Remember when people wanted the president to get angry? Reporters poked him to let off a little steam over AIG bonuses. There were calls again during the BP oil spill. Now Obama gets mad all the time. On Tuesday, he called out House Majority Leader Eric Cantor. Last Saturday, the venue was the Congressional Black Caucus dinner. Claiming Republicans don't want to pass anything that would give the president a victory, he has taken to saying: "Give me a win? Give me a win? Give me a break."
The most hopeful presidential campaign in a generation is likely to be followed by the most depressing one. The domestic economic situation is bad. The European collapse means things are likely to get worse. The political reality is just as ugly. Congress can barely meet the minimum requirements of the office—keeping the government running—and both the Republicans and Democrats look like they're going to run catastrophe campaigns: “Elect the other guy,” they say, “and we can’t be responsible for the calamities that ensue.” The choice will be between deepening the disaster the president has put you in and the disaster a Tea Party-controlled Republican president will visit on you.
Republicans have been hitting the president since his first month. They get him coming and going. He is both a feckless blob incapable of solving the current economic crisis and a hyperactive liberal whose unprecedented market-meddling is forcing America into ruin. Obama is not just a bad president, but a threat to the viability of the American experiment. That's what these sustained discussions of American exceptionalism are about.
For his part, Obama didn't start out the year with such a grim approach. He wanted to Win the Future! That's what his State of the Union speech was about. Americans can do anything! He used to drop the WTF phrase in every speech. It sounded almost like the successor slogan to Change You Can Believe In. Now he says it less frequently. (The last time was Sept. 26.) He still talks about a promising future, but he brings in the dark clouds for the more powerful appeal: America is under threat.
The most notable use of this idea was born in his critique of Rep. Paul Ryan’s budget. He said it would lead to a “fundamentally different America.” Now the charge shows up more frequently. In the fights over his jobs package, he says the GOP threatens the "quintessentially American idea" that everyone should pay his fair share. When Republican candidates failed to condemn the booing of a gay soldier at a recent presidential debate, he used the occasion to remind Americans that “we don’t believe in a small America." Speaking to a joint session of Congress recently, he said the Republican vision is “not the story of America.”
Monday the president’s campaign released a memo about Obama’s possible Republican opponents. Whoever wins the GOP nomination, the president’s team is going to put him in a three-cornered hat. “The campaign to win the Republican nomination has become a campaign to win the hearts and minds of the tea party,” wrote the president’s campaign press secretary.
This may rally the base, but it may also be attractive to highly educated swing voters if Obama can make the case that it is Republicans who are posing the threat. That's why it's helpful to paint the party by its most extreme elements now, as they play out in the carnival of the primary—to define the party before Republicans pick a less threatening candidate like Mitt Romney.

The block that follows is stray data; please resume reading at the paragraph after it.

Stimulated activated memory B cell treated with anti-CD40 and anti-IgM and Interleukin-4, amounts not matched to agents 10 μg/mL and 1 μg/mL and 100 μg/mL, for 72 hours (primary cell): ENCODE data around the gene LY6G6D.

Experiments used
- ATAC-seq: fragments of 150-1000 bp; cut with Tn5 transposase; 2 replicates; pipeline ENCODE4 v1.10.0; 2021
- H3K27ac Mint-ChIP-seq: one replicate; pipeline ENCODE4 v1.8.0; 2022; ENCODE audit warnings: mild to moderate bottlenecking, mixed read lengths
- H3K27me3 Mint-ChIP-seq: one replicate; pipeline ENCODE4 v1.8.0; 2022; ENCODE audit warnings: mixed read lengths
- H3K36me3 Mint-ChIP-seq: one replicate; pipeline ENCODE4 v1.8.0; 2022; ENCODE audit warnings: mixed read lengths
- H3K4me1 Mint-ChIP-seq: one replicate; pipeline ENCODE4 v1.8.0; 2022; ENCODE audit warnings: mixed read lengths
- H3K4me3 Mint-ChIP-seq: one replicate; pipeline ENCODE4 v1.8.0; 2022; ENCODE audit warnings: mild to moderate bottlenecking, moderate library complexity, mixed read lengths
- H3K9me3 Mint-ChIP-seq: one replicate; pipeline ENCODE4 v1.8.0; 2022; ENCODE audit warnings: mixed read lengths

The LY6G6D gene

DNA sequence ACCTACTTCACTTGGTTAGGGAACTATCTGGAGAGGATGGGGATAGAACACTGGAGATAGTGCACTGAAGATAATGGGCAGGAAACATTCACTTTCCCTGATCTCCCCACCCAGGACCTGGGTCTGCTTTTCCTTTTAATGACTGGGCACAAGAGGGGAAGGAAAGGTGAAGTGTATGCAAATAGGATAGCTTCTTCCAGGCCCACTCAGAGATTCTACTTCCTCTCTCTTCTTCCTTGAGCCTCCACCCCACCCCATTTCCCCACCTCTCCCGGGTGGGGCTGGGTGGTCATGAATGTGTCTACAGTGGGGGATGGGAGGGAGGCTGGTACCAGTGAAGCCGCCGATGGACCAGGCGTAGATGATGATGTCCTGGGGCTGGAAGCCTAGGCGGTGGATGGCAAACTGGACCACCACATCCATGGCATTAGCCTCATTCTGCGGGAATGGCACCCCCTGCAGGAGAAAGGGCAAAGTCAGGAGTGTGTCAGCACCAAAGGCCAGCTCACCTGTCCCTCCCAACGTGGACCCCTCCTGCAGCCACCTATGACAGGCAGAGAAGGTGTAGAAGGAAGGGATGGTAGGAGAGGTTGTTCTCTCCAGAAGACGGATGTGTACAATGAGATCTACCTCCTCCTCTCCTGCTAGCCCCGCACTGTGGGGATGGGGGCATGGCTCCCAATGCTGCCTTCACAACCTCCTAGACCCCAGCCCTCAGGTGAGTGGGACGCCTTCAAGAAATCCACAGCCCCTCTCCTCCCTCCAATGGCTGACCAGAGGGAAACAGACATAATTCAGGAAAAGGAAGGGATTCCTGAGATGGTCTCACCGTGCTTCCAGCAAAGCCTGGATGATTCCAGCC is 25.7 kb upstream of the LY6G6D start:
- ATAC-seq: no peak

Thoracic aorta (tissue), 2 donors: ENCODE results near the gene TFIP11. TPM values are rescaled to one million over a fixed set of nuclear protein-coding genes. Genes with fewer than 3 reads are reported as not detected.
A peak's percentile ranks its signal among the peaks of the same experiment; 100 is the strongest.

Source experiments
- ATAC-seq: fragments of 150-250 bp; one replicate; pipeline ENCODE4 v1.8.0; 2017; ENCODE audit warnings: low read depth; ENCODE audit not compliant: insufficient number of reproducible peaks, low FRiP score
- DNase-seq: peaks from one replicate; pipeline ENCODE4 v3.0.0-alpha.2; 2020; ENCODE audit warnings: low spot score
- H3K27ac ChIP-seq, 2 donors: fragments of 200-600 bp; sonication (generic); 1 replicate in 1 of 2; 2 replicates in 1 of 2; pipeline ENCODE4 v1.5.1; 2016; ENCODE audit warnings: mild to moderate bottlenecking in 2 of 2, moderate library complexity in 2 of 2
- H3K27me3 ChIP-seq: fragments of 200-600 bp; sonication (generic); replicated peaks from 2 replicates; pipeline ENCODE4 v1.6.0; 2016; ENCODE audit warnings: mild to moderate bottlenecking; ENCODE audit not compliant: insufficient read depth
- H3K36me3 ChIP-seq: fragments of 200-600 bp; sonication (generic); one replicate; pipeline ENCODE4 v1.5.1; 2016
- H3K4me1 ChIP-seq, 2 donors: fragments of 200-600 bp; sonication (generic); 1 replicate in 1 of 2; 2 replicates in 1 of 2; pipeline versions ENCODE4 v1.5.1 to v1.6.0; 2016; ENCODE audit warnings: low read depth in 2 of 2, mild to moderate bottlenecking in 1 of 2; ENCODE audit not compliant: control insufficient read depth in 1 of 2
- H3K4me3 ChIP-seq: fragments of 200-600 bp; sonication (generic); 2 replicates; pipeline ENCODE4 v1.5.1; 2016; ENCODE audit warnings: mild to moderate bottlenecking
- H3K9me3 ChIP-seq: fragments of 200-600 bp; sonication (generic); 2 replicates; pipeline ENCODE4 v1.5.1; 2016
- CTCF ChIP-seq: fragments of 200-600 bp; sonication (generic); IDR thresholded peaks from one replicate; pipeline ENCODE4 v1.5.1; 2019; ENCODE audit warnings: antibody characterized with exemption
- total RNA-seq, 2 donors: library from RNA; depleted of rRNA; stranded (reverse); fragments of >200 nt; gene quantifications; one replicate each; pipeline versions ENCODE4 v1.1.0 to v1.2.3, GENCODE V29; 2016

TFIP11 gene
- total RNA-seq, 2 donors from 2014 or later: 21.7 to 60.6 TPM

The Tea Party is unpopular. Congressional Republicans are unpopular. A leading GOP candidate doesn’t believe in climate science or evolution. The accumulation of negative data “frightens a lot of voters who are open to the Republican economic message and have gone cold on Obama,” argues one veteran Democratic strategist. Or, as another party veteran put it, the strategy is to: "win ugly." This may be the president’s best option, because as he demonstrated this week, it’s impossible to give a satisfying answer to the question Ronald Reagan posed in 1980: Are you better off?
Winning ugly isn’t uncommon in politics. But this campaign could be a long way from the one Obama ran in 2008, promising to change the political system. Republicans will spend the next 14 months reminding him of that. New Jersey Gov. Chris Christie adopted the “more in sorrow than in anger” tone last week as he read Obama’s past statements about lowering partisanship. In responding to the president’s hard line on his jobs bill, Republican lawmakers ask him to drop his “my way or the highway approach,” the same cliché he used to toss at them.
The president and GOP candidates will still talk about optimism and big plans for the future. This is required rhetoric for an American politician. But it’s not optimism for its own sake; it’s just another bedrock American virtue under threat of a bad election result. This isn’t new—even the ever optimistic Reagan was a pessimist when he needed to be in the 1980 campaign, talking about the Carter economy and the threat from the Soviets.
It seems wrong to end a piece on the shriveled state of optimism on a gloomy note. So an optimist might argue that the election might seem darkest now because one of the unofficial competitions of any primary is to mint increasingly baroque denunciations of the incumbent. Michele Bachmann announced she wants to impeach Obama. The eventual Republican nominee will have to embrace optimism at some point—even if it's just a little detour from the main plan like a policy speech on education. When will president Obama leave off railing? That's harder to say. He doesn't have many options.
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